Firehouse Rocks With The Zooks
March 19, 2010
- The Zooks has a reputation that goes back to the days when Cutshaw and Razook played with a band on Kwajalein Island.
- "When the four of us got together, it was really easy to just pick up and play together."
- "We are trying to bring that island atmosphere here. On an island you are far away from the stresses of life."
- "We are a band of inclusion. We don't leave the audience out. We get them on the stage."
REDSTONE ARSENAL, Ala. -- There's a four-man band playing these days at Firehouse Pub that has its roots in the Pacific's Kwajalein Island.
Spend a few minutes with The Zooks, and it is evident their free-style, fun-loving, laid-back ways are very much reminiscent of rock bands with an island twist.
Featuring singers Dave Byrge on drums; Ty Bennett on keyboard, guitar and harmonica; Ray Cutshaw on bass guitar and Randy Razook on guitar, The Zooks has a reputation that goes back to the days when Cutshaw and Razook played with a band on Kwajalein Island.
"This version of Zooks came together about a year ago," said Razook, who played with the original band on Kwajalein Island.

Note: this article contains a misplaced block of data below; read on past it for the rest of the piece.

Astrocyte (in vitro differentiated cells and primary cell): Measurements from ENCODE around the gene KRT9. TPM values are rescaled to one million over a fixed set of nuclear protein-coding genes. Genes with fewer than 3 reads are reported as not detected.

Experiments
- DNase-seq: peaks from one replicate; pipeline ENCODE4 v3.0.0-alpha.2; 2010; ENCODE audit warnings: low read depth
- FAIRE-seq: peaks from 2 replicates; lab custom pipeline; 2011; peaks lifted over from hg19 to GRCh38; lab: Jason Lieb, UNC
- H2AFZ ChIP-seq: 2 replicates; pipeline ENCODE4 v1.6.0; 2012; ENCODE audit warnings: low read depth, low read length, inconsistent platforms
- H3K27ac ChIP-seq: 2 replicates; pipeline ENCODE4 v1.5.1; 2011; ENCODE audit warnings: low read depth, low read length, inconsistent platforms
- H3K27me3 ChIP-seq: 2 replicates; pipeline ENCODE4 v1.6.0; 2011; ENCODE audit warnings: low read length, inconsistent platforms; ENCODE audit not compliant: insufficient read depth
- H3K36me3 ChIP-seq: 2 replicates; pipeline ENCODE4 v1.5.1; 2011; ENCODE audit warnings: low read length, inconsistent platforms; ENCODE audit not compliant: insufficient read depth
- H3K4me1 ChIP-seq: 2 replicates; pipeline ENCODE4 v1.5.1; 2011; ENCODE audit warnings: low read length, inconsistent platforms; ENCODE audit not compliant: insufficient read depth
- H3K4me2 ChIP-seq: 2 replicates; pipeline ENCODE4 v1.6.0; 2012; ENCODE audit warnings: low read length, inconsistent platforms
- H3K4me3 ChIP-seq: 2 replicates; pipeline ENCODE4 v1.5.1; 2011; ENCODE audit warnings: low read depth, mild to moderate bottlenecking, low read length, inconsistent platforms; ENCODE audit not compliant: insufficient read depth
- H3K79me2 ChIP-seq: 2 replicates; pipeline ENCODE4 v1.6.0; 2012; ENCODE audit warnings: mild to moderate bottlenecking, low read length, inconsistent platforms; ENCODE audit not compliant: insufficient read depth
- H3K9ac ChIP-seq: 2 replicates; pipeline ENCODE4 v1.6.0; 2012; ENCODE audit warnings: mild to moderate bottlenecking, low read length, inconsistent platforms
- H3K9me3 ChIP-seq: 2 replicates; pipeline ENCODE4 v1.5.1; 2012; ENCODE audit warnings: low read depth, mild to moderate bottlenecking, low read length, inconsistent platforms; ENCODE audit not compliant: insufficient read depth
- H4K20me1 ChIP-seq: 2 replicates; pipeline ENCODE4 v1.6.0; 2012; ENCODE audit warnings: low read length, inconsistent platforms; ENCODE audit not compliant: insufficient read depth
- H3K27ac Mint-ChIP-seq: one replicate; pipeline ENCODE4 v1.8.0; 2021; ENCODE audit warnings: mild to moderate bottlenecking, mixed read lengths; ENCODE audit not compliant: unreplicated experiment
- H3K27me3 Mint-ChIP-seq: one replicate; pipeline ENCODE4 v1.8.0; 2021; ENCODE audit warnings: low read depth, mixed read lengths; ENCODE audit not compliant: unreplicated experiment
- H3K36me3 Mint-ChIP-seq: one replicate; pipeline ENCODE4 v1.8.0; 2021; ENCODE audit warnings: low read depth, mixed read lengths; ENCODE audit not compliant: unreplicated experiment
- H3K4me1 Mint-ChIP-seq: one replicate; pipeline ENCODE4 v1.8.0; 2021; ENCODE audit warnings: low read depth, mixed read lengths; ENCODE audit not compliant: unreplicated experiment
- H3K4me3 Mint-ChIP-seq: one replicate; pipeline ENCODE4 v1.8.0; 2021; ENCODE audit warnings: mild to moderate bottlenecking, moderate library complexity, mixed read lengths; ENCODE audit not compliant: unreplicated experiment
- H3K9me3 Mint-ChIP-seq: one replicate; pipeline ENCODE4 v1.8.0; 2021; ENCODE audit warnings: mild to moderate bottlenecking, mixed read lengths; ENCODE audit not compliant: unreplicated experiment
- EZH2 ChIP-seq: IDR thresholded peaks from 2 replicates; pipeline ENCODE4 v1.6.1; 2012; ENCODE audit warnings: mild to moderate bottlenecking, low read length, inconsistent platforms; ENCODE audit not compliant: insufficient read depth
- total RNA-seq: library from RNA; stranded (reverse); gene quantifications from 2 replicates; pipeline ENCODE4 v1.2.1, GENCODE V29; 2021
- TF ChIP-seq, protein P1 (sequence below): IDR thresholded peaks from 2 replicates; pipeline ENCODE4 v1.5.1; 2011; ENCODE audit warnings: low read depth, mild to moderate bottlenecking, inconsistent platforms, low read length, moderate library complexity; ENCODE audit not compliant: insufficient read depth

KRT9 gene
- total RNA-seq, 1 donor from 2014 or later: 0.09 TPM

"Ty and Dave are brothers-in-law and they've played together for years on a lot of different islands. They were professional musicians for a decade in the '90s. Ray and I got together when we were working on Kwajalein in 2000. When the four of us got together, it was really easy to just pick up and play together."
The Zooks are performing this Friday from 5-8 p.m. at the Firehouse Pub. Their other gigs at the pub are on April 2, April 16 and April 30.
"After their last date, Firehouse Pub will close from May until August," said Anna Arwood, administrative assistant at the Officers and Civilians Club, which also manages the pub.
"It will be renovated with new restrooms on the first and second floors, a new stage and an expansion of the space. It will have a whole new look with large garage doors in the front that open out to an open air seating area. The Zooks will come back at the end of the summer to play for our opening night."
The renovations will enhance the pub's firehouse ambiance. The building dates back to the 1930s or 1940s and was Redstone's first firehouse.
Until the temporary closing, Firehouse Pub is open Tuesday through Friday beginning at 4 p.m. Located in building 114 on Hankins Road near the Officers and Civilians Club, the pub features a big-screen TV, darts, pool tables, a patio court with tables and catering services on the second floor. The pub offers complimentary snacks, including "cook your own" hot dogs and hamburgers with a beverage purchase.
And every Friday it features The Zooks.
"This is a great gig," Razooks said. "On Kwajalein, we use to play for free to just get the gig. It was always fun. A lot of the people we played for on Kwajalein now live here. We call this Kwajalein East. We knew if we advertised ourselves as The Zooks, we'd get a big crowd in."